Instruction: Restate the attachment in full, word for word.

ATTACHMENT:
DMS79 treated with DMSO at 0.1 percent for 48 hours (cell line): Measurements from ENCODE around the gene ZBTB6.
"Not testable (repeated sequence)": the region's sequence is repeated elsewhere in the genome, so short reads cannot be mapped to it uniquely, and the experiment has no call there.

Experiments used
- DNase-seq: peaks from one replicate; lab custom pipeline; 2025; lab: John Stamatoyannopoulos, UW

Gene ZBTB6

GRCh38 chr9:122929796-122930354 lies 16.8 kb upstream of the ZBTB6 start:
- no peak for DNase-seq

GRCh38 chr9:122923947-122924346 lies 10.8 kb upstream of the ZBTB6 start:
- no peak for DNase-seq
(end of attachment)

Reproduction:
DMS79 treated with DMSO at 0.1 percent for 48 hours (cell line): Measurements from ENCODE around the gene ZBTB6.
"Not testable (repeated sequence)": the region's sequence is repeated elsewhere in the genome, so short reads cannot be mapped to it uniquely, and the experiment has no call there.

Experiments used
- DNase-seq: peaks from one replicate; lab custom pipeline; 2025; lab: John Stamatoyannopoulos, UW

Gene ZBTB6

GRCh38 chr9:122929796-122930354 lies 16.8 kb upstream of the ZBTB6 start:
- no peak for DNase-seq

GRCh38 chr9:122923947-122924346 lies 10.8 kb upstream of the ZBTB6 start:
- no peak for DNase-seq